3 Tips for a Heart-Healthy School Lunch (That Your Kids Will Actually Eat)

3-tips-for-a-heart-healthy-school-lunchNow that kids are likely getting about a third of their nutrition from school—whether from the vending machine or cafeteria—your child’s nutrition should be the most important item on your to-do list.

Consider this: Studies show that nutrition not only impacts behavior and focus, but a healthy diet full of nutrient rich foods may even impact your child’s IQ. Not only that, but a nutritious diet as early as infancy can help support heart health when your child is much older. (For more on the impact of childhood nutrition, read, “Start Young: Why Heart Health Matters Now.”)

Here are four tips for a heart-healthy school lunch:

1. Start with a nutritious, filling breakfast

No, breakfast isn’t technically part of your child’s school lunch. But great nutrition starts with the first meal of the day. One study found that “relative to its energy contribution, breakfast provides a higher percentage of micronutrients than other meals consumed during the day.” Basically, breakfast has the potential to be the healthiest meal of the day.

A healthy breakfast also kick-starts your child’s metabolism, keeps him from getting hungry during the first part of the school day—which will hopefully lead to healthier lunch choices and less unhealthy snacking—and provides a nutritional foundation for learning. The same study found that eating breakfast can even improve academic performance and psychosocial functioning. Breakfast can influence how your child socializes and the behaviors and thoughts he has throughout the day.

What are great options for breakfast? Homemade oatmeal, avocado on whole-grain toast, steamed eggs and whole fruit, or even a nutritious breakfast smoothie or shake. (Add a half or whole cup of oats to this for a healthy start to your child’s day.)

2. Swap in nutrition

Kids aren’t known for adventurous eating. Luckily, there are some easy substitutions you can make to add nutrition to your child’s packed lunch. Here are some ideas:

  • Remake the sandwich: For PB&J, use 100 percent whole grain bread, whole fruit spread (without added sugar—check the label), and a nut butter like almond, walnut or cashew (there should only be one ingredient: the nut).
  • Pack pasta: Whole wheat pasta with pesto and veggies makes for a nutritious dinner—and an easy leftover lunch. (You can easily tweak this recipe to include more veggies.)
  • Choose sides: Instead of chips or crackers, pack strawberries, grapes or apple slices (not whole apples since kids are less likely to eat them). Carrots and hummus also make for a healthy, delicious and easy-to-pack side. (Hummus is also inexpensive and easy to make. Try this delicious .)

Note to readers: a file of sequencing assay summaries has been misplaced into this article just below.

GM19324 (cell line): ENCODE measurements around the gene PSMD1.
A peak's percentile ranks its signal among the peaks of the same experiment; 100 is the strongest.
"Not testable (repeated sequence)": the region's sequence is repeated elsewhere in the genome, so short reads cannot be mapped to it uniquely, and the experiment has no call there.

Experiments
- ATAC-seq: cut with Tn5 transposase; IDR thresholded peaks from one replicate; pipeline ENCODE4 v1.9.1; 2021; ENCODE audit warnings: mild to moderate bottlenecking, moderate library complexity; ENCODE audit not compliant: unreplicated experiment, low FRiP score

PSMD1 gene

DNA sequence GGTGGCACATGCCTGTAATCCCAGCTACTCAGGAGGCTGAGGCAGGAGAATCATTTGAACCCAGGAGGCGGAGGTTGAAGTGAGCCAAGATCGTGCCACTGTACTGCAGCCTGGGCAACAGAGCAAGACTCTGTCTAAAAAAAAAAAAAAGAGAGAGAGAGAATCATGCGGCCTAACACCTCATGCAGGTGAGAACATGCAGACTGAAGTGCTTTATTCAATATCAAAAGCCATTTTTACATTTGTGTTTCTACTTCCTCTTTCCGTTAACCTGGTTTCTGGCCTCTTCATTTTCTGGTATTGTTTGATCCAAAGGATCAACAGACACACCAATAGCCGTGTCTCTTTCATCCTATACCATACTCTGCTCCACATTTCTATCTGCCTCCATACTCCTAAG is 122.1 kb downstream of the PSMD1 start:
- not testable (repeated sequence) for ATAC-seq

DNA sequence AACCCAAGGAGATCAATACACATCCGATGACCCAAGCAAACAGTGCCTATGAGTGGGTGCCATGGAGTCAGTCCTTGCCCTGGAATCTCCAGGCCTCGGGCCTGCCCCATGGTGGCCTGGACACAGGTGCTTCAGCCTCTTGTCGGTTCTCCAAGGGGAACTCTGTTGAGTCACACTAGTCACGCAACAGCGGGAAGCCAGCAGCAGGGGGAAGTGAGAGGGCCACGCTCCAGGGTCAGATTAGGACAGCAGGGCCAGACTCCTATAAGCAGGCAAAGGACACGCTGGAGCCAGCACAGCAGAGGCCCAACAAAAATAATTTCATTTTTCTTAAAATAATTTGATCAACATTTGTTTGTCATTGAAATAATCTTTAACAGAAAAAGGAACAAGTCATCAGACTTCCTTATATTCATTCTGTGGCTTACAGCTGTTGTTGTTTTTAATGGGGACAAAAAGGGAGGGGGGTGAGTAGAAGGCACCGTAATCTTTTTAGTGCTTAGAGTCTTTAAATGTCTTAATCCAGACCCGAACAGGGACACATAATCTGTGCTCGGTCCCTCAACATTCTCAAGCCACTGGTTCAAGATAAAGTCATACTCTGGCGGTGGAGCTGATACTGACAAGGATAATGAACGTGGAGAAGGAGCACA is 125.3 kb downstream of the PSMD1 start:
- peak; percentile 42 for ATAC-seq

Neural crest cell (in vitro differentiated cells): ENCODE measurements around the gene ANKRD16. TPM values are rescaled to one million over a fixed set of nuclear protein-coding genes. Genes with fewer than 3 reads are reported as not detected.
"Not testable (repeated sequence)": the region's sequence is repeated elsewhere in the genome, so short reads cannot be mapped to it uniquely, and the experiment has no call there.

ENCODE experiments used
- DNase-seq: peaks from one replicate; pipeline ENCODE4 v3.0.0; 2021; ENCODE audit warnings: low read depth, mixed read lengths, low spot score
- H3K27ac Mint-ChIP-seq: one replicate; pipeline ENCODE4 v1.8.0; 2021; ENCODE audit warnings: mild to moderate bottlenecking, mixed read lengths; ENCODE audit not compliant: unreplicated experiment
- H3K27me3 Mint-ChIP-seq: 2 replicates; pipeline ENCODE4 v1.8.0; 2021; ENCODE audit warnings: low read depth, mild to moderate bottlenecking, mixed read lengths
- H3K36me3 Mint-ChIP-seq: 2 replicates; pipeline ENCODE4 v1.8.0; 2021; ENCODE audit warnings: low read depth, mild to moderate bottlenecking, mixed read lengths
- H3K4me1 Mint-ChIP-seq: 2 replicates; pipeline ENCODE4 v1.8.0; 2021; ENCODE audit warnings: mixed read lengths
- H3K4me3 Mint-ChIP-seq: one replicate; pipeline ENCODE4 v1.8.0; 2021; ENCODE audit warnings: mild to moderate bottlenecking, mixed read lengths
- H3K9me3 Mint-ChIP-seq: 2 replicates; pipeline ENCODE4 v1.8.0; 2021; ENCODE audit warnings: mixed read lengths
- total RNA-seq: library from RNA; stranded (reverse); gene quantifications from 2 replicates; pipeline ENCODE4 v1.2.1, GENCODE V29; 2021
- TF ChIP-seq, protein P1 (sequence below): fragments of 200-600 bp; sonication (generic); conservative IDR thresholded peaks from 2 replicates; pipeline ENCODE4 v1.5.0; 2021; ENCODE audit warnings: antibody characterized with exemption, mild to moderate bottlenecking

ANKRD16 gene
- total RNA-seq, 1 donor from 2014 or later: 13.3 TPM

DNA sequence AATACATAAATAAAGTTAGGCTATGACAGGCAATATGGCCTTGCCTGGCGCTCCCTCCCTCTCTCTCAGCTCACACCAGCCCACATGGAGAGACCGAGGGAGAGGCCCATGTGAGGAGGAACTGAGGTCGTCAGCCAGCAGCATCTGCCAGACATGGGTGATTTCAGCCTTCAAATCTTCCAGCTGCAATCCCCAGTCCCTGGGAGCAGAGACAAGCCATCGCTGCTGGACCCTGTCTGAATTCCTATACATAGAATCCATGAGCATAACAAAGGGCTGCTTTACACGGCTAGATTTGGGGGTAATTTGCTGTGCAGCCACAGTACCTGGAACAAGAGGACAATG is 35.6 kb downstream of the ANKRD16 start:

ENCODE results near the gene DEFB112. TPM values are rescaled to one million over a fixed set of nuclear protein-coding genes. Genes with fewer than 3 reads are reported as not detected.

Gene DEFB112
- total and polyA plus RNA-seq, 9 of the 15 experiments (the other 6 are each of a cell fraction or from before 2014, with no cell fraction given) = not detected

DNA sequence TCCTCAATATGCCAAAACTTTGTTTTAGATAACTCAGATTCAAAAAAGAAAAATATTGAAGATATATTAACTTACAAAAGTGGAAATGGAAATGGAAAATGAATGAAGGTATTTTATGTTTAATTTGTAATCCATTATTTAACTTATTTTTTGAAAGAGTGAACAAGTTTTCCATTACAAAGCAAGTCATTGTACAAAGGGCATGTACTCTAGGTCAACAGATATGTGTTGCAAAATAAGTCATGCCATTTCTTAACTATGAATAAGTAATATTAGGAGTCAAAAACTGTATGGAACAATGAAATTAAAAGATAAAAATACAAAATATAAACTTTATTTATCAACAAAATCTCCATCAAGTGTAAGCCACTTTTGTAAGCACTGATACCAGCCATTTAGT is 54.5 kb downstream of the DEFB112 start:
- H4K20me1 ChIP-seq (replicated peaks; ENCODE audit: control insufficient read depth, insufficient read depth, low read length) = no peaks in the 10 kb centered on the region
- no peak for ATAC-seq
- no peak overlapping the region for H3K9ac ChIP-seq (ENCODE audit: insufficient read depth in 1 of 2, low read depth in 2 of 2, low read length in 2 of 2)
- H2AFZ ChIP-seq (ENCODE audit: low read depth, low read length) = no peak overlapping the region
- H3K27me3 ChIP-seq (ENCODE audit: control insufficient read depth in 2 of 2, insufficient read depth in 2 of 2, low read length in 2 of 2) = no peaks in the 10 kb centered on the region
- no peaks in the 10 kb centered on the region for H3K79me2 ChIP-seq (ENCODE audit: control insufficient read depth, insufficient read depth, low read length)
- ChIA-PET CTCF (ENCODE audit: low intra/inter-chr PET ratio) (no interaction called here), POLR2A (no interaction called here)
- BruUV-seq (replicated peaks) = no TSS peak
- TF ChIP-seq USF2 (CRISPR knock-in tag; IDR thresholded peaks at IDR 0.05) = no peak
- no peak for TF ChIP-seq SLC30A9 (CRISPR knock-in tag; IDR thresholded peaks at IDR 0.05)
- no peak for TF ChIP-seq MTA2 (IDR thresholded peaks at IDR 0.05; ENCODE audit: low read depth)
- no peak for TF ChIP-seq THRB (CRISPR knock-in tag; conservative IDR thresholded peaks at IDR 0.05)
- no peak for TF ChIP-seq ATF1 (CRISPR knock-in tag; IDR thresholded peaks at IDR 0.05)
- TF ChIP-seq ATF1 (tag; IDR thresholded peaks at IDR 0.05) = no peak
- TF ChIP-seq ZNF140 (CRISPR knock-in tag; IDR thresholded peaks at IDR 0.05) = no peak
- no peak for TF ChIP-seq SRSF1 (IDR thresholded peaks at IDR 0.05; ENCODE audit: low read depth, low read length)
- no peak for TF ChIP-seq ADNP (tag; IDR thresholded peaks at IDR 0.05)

• Include a nutritious drink. I recommend that all children carry a water bottle throughout the school day to stay hydrated. But if your child doesn’t, pack a bottle of water or a small carton of milk.
  • Don’t completely forgo treats. Kids can enjoy treats just like adults do, but don’t overdo it. If you want to send a cookie in your kid’s lunch once a week, that’s fine. But just send one.

3. Stay consistent

If your child is used to the processed, high-fat and high-sugar options at the lunch cafeteria, she may resist her new healthy packed lunch. Be patient. Try to involve her in picking healthy food at the grocery store and preparing her lunch the night before. As she stops eating the less-healthy food, her palate will adjust to this new menu. In the end, consistency will pay off.

In order to give your child the best chance at a successful future, give him great nutrition. It starts with you—and benefits your child for the rest of his life.
What tips can you add for packing a healthy school lunch?

Sources:

“Are dietary patterns in childhood associated with IQ at 8 years of age?” A population-based cohort study. K. Northstone et al. Journal of Epidemiology and Community Health, Feb 7. 2011. http://www.nal.usda.gov/fnic/pubs/learning.pdf

“Breakfast: A missed opportunity.” S Affenito. Journal of the American Dietetic Association, 107(4): 565 – 569. 2007. http://www.nal.usda.gov/fnic/pubs/learning.pdf

Author: Dr. Lou Ignarro Posted in Nutrition and tagged , , , , , , , , , , , , .
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